After many delays and false starts the Scottish Government is at last able to use new powers to tackle footway parking.


Its vital that people affected by footway parking respond to the consultation to ensure the new laws are strong and workable.

Please add your voice to the calls for new before the consultation closes.

 

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Transport scotland is consulting on pavement parking. 

Add your voice

What's the problem?

  1. Why is it a problem
  2. Who is responsible for enforcing pavement parking bans?
  3. Is the government going to change the legislation on pavement parking?
  • Pavement parking is a pain for everyone, but it’s particularly an issue for those with mobility problems, parents with pushchairs and older people, who may fear leaving their homes as they feel unsafe. As well as making it difficult for people to use their streets, it can also cause substantial damage to pavements. This costs councils tens of thousands of pounds each year to repair. 

  • In most areas your local council or civil enforcement officers contracted on their behalf are responsible for enforcing pavement parking bans.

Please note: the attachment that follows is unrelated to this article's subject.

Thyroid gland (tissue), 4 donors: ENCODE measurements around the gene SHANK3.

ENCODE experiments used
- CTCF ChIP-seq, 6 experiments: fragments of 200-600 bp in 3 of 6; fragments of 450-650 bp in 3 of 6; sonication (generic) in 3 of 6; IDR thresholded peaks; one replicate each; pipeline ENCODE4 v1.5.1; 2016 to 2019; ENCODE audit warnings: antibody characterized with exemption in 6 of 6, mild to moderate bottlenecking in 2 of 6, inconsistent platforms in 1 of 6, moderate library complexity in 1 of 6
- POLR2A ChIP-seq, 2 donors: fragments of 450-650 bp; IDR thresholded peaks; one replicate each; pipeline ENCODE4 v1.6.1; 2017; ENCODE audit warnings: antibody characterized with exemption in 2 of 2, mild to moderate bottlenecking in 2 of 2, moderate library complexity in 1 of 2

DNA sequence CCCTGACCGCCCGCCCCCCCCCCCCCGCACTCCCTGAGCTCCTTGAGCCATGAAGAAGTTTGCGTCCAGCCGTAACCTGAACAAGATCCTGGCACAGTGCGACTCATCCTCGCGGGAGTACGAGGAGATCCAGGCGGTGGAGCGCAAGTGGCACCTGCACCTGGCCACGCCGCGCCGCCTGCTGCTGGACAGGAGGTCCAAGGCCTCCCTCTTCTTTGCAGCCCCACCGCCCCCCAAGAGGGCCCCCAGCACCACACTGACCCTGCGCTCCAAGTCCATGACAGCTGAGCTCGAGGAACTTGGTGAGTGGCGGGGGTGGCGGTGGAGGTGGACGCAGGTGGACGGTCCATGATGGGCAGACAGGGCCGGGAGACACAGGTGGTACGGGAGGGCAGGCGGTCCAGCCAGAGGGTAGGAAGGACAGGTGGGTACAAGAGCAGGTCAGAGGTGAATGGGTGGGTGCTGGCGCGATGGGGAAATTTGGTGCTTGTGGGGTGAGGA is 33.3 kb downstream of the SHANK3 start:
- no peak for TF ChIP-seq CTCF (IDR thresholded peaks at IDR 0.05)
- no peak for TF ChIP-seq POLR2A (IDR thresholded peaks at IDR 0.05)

However, they will only do this where there is a yellow line and signs, which you can request. In some cases, Police Scotland will tackle obstructions but generally won’t take action because existing laws are unclear and its difficult to secure a prosecution. This is why new laws are needed.

  • The Scottish Parliament has agreed that existing  laws in Scotland need to change. It is likely this will start with a consultation in 2016 to inform a draft government bill in 2017.

    Living Streets Scotland will be working with supporters and other charities to make sure the legislation is effective in protecting pedestrians, from footway parking, blocked dropped kerbs and double-parking.

     

     

WHAT IS LIVING STREETS’ POLICY ON PAVEMENT PARKING?

Pavement Parking